Le 05-avr.-06, à 23:14, [EMAIL PROTECTED] (Tom) wrote :
> Another categorization of this dichotomy could be the Plato universals
> corresponding to Intensional definitions and the possible, vs. the
> Aristotle particulars corresponding to the Extensional definitions and
> the actual. The Intensional can also be associated with mathematical
> descriptions and algorithmic complexity, whereas Extensional is when
> something is defined by listing all of its components without assigning
> any order to it or doing any information compression. I think that it
> takes a person to do the Intensional, to assign order, beauty or
> meaning. My belief is that we as finite persons cannot reduce that to
> numbers, fully understanding it in a reductionist way. I think this is
> what Stephen was getting at with Intensionality, and perhaps what is
> also called simple apprehension, intuition. I guess this could be
> Bruno's distinction between the inside view (G) of only the world that
> is accessible to us through proof, versus being able to somehow
> comprehend truth, beauty and order directly (G*).
Careful. Both G and G* gives third person, and thus objective,
intellectual, outside, ... views. G is terrestrial or effective, and G*
is divine (still effective, but not from the machine's point of view).
The inside view are given by defining the new boxes (corresponding to
hypostases in Plotinus).
The first person inside view (soul) is given by "Bp & p", the sensible
soul is given by Bp & Dp & p.
I will come back on this soon or later. Many (including myself times
ago) got that wrong. I agree it is a bit confusing.
> I think there might be some confusion sometimes with what math and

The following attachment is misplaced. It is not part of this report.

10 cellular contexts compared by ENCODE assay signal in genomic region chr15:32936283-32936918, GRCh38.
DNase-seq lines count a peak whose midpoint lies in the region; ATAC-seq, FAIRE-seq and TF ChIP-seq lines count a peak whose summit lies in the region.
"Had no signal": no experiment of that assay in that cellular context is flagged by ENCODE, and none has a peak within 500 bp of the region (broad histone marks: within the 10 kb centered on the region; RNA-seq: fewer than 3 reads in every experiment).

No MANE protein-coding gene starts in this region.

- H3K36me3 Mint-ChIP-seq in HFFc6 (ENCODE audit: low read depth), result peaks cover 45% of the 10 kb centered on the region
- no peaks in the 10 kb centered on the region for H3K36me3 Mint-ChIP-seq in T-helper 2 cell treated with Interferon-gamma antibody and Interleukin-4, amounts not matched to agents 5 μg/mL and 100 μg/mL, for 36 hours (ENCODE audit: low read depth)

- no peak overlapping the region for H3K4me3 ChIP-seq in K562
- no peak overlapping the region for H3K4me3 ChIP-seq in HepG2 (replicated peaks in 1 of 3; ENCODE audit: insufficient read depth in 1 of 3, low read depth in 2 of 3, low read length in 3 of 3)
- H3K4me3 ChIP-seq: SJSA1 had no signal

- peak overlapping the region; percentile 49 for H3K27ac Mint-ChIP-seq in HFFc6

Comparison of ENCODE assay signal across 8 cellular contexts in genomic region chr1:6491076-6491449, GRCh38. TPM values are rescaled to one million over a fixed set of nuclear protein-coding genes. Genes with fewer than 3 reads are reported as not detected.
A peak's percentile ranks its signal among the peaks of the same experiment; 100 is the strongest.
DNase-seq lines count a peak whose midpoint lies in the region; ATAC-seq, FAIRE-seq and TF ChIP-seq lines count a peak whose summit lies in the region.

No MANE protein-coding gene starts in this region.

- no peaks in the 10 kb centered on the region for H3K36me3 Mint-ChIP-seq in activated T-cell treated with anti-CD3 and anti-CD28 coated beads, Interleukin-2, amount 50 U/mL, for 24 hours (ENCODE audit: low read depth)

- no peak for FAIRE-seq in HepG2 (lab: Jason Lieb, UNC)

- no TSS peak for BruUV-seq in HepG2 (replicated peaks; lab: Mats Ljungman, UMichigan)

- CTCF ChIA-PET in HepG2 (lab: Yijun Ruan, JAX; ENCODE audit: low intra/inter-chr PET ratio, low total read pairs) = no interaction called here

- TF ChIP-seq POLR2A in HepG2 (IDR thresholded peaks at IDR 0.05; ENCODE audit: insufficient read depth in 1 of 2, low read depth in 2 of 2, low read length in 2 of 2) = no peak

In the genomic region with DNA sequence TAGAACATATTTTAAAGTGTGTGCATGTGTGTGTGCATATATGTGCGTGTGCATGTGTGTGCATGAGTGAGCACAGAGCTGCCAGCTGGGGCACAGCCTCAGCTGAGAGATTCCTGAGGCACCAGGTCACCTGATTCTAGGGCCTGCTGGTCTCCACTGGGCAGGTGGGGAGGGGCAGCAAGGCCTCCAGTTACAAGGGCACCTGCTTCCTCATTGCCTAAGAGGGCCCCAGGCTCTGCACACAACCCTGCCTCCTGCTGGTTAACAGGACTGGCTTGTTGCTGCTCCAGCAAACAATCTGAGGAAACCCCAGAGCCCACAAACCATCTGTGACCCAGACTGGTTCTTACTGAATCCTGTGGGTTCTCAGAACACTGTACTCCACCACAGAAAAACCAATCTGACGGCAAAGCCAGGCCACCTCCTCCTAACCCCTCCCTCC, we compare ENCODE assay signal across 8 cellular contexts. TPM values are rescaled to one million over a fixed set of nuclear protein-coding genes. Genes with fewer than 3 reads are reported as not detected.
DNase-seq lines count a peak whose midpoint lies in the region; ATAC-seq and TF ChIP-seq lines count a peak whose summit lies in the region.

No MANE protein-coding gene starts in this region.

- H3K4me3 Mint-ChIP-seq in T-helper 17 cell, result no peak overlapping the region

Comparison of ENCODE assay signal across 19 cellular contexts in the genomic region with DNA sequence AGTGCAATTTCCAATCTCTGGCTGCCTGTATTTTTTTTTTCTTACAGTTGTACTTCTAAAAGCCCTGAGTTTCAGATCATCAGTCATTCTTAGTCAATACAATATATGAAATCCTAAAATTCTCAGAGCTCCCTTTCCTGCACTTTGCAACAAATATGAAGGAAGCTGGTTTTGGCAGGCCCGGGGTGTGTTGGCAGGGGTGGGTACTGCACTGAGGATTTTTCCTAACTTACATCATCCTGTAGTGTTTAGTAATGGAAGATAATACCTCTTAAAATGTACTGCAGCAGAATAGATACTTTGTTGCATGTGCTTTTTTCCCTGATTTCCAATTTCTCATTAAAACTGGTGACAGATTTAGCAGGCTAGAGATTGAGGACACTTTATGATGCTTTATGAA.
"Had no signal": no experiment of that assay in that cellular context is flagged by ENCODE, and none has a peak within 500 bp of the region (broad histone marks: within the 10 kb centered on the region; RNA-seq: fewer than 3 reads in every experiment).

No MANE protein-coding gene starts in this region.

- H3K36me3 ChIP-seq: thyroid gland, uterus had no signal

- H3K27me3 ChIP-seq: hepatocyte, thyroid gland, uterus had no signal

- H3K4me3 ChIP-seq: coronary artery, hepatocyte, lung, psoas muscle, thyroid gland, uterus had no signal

> numbers are about. I think that math is about Intensionality, seeing
> truth, beauty and order. By definition, this is saying that we are
> leaving out a lot of the particulars, we are compressing information.
Yes but almost like Plotinus, I do believe that matter is already
compressed information, and that there is no real particular. Comp
leads naturally to a "Many Types No Token" interpretation of
> Some people (particularly the reductionist view) say that math brings
> us closer to understanding everything about the universe.
Before Godel, you can think like that. Since Godel we know that any
mathematical theory is just a tool to open doors on bigger mysteries
and Unknown. About numbers, we know really nothing, but after Godel we
know, at least ,that we know nothing (assuming we are consistent, in
> They look at
> numbers and say wow numbers are very precise, so this means we can do
> the same thing with the universe.
But numbers are not so precise. If this is counterintuitive wait for my
post 'the herat of the matter" to George Levy. I will explain where
does the Universal Dovetailer (UD) comes from and why does the UD needs
necessarily to dovetail, and this is related with the fact that numbers
are not so precise, and that there is an infinity of information hidden
> Perhaps in a way math does bring us
> closer or give us a better understanding, but I think it is wrong to
> believe that "closer" means that we can have a goal of actually
> understanding everything.
Right, but "modern" (post-Godel) math shows the contrary. The more we
know, the less we know!
The *learning* machine ignorance can be described by the corona G*
minus G. But as the machine learns new information, G get bigger, but
G* get still bigger, and consequently, the corona get itself still
bigger too. We have to be modest.
> It is like Zeno's paradox, yes we are
> getting closer, but what does that mean? I think that we have to
> always take the humble stance that there will always be something that
> we don't understand.
I think you are right, but more can be said. You are right from purely
logico-arithmetical reason.This provides effective information for
finding mathematical structure bearing on what we don't understand, a
little bit like physicists talking about the "universe".
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